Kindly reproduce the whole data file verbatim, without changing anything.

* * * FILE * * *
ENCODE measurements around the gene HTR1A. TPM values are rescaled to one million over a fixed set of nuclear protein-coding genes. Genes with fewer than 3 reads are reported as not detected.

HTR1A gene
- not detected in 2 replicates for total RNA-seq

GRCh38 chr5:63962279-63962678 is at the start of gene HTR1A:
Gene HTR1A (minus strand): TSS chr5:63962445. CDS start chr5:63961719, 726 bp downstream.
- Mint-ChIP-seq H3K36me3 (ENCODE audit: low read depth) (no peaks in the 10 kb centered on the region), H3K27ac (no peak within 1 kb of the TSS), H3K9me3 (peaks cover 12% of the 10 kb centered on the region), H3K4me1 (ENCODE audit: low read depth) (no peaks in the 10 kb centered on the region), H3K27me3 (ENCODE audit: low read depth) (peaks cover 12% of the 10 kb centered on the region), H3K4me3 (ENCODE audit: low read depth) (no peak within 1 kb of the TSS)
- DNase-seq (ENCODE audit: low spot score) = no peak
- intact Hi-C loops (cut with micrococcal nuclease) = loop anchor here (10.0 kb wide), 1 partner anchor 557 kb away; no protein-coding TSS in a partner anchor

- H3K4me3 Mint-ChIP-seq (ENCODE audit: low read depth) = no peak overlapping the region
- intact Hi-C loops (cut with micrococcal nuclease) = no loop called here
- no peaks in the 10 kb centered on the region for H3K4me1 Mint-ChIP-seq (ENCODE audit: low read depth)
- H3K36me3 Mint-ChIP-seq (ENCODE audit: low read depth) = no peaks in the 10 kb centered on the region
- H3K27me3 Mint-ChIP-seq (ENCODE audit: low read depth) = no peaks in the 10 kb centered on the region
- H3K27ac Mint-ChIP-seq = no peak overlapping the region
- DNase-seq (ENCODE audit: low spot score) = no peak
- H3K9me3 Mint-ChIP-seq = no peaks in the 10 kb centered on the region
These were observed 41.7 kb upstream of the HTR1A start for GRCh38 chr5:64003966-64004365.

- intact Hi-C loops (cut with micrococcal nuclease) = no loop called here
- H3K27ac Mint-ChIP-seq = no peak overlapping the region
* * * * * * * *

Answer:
ENCODE measurements around the gene HTR1A. TPM values are rescaled to one million over a fixed set of nuclear protein-coding genes. Genes with fewer than 3 reads are reported as not detected.

HTR1A gene
- not detected in 2 replicates for total RNA-seq

GRCh38 chr5:63962279-63962678 is at the start of gene HTR1A:
Gene HTR1A (minus strand): TSS chr5:63962445. CDS start chr5:63961719, 726 bp downstream.
- Mint-ChIP-seq H3K36me3 (ENCODE audit: low read depth) (no peaks in the 10 kb centered on the region), H3K27ac (no peak within 1 kb of the TSS), H3K9me3 (peaks cover 12% of the 10 kb centered on the region), H3K4me1 (ENCODE audit: low read depth) (no peaks in the 10 kb centered on the region), H3K27me3 (ENCODE audit: low read depth) (peaks cover 12% of the 10 kb centered on the region), H3K4me3 (ENCODE audit: low read depth) (no peak within 1 kb of the TSS)
- DNase-seq (ENCODE audit: low spot score) = no peak
- intact Hi-C loops (cut with micrococcal nuclease) = loop anchor here (10.0 kb wide), 1 partner anchor 557 kb away; no protein-coding TSS in a partner anchor

- H3K4me3 Mint-ChIP-seq (ENCODE audit: low read depth) = no peak overlapping the region
- intact Hi-C loops (cut with micrococcal nuclease) = no loop called here
- no peaks in the 10 kb centered on the region for H3K4me1 Mint-ChIP-seq (ENCODE audit: low read depth)
- H3K36me3 Mint-ChIP-seq (ENCODE audit: low read depth) = no peaks in the 10 kb centered on the region
- H3K27me3 Mint-ChIP-seq (ENCODE audit: low read depth) = no peaks in the 10 kb centered on the region
- H3K27ac Mint-ChIP-seq = no peak overlapping the region
- DNase-seq (ENCODE audit: low spot score) = no peak
- H3K9me3 Mint-ChIP-seq = no peaks in the 10 kb centered on the region
These were observed 41.7 kb upstream of the HTR1A start for GRCh38 chr5:64003966-64004365.

- intact Hi-C loops (cut with micrococcal nuclease) = no loop called here
- H3K27ac Mint-ChIP-seq = no peak overlapping the region